West Virginia HOA Laws and Regulations
Know your association’s laws
Know your association’s laws
Homeowners’ associations in WV are regulated by the Uniform Common Interest Community Act. This act covers both HOAs and condominium associations. It also requires that all common interest communities be registered as nonprofit corporations and must adhere to the West Virginia Nonprofit Corporation Act as well.
To start a common interest community, the declarant or the initial board of directors must draft and adopt a declaration that outlines the rules and regulations set forth by the association. This will be the primary governing document for the HOA. It must also include a detailed description of the property and each unit along with a map, otherwise called a plat. The declaration must be filed in the office(s) of each county in which the community is located to be valid.
The HOA is responsible for providing maintenance to common elements within the community. To raise a budget for the cost of maintenance, the association has the power to collect regular assessments from homeowners. The amount of the assessments will be based on the annual budget.
If an account becomes delinquent, the homeowners’ association may place liens on property to collect overdue assessments. In extreme cases, the property may even be foreclosed upon despite on-time mortgage payments.
The executive board is responsible for keeping detailed association records including minutes of all meetings, accounting records, a record of all members including names, addresses, and allocation of votes. Association members have the right to view records upon request.
Property and liability insurance must be maintained on common property within the community. Property insurance must cover at least 80% of the property’s cash value. Other insurance may be required by the declaration. The cost of insurance is considered a common expense and should be included in the regular assessments collected from homeowners.
Homeowners have the right to participate in elections of the executive board and to vote on adopting proposed budgets and amendments to the declaration. Voting takes place during member meetings which are to be held annually, if not more frequently as described by the community declaration. Special meetings may be called at any time by the association president, a majority of the executive board, or by a 20% vote from homeowners. The executive board must provide notice of all meetings at least 10 days, but no more than 60 days before the meeting is scheduled to take place.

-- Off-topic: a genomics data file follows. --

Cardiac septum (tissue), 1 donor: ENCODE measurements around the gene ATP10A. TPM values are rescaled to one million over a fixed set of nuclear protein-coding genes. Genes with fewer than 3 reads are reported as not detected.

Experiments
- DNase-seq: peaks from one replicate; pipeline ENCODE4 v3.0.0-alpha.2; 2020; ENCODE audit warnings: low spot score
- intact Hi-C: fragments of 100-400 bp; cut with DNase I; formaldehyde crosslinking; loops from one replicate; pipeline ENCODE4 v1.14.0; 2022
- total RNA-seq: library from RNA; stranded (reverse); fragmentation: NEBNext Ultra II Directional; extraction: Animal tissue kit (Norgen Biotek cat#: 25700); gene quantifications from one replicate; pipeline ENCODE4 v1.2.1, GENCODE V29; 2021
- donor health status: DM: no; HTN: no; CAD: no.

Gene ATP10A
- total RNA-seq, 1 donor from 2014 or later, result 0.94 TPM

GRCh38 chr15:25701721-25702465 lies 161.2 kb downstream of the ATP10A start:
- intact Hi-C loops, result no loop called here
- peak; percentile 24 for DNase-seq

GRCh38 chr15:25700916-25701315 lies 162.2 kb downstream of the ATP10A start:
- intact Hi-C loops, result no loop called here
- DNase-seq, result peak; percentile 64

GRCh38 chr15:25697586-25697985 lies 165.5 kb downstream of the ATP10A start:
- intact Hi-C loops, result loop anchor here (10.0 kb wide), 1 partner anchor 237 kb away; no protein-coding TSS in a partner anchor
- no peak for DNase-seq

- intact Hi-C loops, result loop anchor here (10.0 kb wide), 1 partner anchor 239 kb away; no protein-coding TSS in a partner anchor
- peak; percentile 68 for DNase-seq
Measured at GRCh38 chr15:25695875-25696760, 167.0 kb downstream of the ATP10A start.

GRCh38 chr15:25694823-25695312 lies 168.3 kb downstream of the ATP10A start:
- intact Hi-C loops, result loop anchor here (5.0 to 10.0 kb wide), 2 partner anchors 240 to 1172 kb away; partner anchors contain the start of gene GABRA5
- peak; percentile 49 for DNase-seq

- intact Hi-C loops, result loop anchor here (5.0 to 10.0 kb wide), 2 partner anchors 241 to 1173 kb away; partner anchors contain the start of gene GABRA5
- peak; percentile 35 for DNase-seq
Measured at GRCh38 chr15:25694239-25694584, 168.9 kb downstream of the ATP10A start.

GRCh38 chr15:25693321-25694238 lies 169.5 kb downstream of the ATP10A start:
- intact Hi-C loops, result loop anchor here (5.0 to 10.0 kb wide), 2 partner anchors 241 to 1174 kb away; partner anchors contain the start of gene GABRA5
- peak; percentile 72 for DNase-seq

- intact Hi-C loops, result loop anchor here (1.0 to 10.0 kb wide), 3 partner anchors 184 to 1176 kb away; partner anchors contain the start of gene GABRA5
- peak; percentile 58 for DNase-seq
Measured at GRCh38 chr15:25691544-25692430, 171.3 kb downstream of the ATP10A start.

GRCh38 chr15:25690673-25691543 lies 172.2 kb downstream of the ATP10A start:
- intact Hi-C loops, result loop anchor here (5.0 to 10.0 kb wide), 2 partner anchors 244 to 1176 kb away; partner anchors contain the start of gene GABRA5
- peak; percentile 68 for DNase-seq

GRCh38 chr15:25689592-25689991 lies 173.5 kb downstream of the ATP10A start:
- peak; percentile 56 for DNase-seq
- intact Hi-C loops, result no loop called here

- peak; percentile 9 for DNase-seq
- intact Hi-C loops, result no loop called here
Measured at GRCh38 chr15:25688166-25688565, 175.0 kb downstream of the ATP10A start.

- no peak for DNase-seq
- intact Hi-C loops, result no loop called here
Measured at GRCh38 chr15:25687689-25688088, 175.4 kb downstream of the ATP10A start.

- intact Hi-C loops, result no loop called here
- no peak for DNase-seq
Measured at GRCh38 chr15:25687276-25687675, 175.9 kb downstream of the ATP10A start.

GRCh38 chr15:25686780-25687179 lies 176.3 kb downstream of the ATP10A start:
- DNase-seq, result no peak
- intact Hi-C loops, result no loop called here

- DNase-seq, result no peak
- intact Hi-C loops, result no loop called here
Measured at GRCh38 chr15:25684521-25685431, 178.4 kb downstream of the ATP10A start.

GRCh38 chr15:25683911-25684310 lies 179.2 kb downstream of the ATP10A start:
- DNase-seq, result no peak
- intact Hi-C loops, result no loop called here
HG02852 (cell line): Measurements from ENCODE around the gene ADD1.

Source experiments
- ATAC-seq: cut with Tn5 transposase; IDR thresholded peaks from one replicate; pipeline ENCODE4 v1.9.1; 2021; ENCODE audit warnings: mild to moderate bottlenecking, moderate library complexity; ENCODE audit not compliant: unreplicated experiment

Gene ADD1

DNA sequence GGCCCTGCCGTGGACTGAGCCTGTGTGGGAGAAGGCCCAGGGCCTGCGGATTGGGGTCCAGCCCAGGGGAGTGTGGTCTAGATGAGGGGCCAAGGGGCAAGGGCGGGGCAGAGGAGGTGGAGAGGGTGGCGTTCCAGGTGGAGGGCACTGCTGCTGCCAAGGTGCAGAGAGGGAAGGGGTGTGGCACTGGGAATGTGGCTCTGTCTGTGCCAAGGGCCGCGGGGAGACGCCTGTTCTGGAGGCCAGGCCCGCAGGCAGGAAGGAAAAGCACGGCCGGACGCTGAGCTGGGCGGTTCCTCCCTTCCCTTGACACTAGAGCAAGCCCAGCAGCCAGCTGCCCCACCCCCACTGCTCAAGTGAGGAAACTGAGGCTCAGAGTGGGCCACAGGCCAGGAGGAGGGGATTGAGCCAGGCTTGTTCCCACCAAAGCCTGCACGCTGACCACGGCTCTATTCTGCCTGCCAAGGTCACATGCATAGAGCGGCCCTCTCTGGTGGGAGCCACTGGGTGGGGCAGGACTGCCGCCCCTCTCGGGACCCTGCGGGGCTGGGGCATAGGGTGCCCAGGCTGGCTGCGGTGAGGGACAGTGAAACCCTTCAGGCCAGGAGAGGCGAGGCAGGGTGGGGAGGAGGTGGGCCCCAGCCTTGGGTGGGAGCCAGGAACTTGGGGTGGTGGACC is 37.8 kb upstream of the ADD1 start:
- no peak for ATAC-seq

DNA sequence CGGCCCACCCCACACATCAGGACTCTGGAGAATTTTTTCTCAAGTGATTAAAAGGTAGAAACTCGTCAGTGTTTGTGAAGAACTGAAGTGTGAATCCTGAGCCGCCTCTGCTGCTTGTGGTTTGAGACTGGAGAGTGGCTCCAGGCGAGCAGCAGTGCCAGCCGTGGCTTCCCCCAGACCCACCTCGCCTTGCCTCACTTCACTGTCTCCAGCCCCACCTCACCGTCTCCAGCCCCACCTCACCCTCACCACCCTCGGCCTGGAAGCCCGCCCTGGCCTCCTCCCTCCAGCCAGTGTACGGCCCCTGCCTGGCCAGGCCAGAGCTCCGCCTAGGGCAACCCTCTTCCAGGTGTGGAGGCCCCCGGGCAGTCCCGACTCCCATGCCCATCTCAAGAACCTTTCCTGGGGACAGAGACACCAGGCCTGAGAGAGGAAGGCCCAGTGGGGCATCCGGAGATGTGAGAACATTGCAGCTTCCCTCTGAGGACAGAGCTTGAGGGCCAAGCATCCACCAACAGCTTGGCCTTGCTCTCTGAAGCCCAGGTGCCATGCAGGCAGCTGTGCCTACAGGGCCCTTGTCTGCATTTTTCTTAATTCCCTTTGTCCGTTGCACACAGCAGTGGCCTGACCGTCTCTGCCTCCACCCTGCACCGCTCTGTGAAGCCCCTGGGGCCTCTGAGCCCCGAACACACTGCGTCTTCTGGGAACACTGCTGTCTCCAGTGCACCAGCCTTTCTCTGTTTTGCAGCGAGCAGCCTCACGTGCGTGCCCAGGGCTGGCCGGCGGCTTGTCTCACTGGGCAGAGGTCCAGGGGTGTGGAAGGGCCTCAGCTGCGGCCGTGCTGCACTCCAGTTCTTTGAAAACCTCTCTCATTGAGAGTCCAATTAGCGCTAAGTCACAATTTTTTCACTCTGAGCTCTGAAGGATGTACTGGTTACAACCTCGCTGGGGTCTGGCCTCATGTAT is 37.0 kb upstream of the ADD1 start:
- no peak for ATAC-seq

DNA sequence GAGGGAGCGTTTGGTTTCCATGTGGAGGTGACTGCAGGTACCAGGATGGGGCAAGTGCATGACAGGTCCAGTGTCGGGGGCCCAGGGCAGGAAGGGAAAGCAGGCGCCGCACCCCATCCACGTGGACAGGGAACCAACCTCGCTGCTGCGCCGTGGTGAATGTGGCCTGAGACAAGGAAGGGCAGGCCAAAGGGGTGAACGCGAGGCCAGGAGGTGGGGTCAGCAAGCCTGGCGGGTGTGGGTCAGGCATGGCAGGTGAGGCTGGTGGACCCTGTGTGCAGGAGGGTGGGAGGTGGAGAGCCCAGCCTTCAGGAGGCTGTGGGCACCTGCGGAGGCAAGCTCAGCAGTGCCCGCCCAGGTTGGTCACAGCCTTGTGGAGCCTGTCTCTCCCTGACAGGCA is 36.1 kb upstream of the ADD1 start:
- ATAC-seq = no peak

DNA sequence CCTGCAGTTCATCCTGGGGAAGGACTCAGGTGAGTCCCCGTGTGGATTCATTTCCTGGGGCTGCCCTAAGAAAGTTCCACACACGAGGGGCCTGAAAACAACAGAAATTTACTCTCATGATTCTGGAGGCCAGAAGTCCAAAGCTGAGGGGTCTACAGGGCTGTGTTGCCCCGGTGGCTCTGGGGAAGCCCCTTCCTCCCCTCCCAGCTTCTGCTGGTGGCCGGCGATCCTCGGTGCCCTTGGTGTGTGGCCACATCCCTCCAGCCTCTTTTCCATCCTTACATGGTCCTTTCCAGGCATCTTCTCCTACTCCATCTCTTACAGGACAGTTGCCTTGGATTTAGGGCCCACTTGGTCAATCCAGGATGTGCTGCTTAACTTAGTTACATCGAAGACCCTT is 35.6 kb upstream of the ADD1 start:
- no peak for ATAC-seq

Amendments to the declaration are adopted during member meetings with a 67% vote from homeowners. A lesser amount may be required by the declaration. Amendments must be recorded in the county, or counties, in which the community is located to become valid.
If desired, a common interest community can be terminated with an 80% vote from association members. A larger percentage may be required by the declaration.
A public offering statement, describing the HOA rules and regulations, must be provided to potential homeowners purchasing property in a common interest community. The statement must be given to the buyer at least 15 days before the signing of the contract in which time they have the right to cancel the contract if they so choose.
To ensure that your community association is being run following all state and local laws, it helps to have a professional on your side. CSM has a team of experienced professionals that have worked with communities in almost every state in the US. Specializing in HOA financial management, we can help your board of directors manage association finances, write and submit documents, and prepare for audits. If you have any questions regarding state HOA laws and regulations, give us a call at (865) 315-7505, contact us online or email us at email@example.com.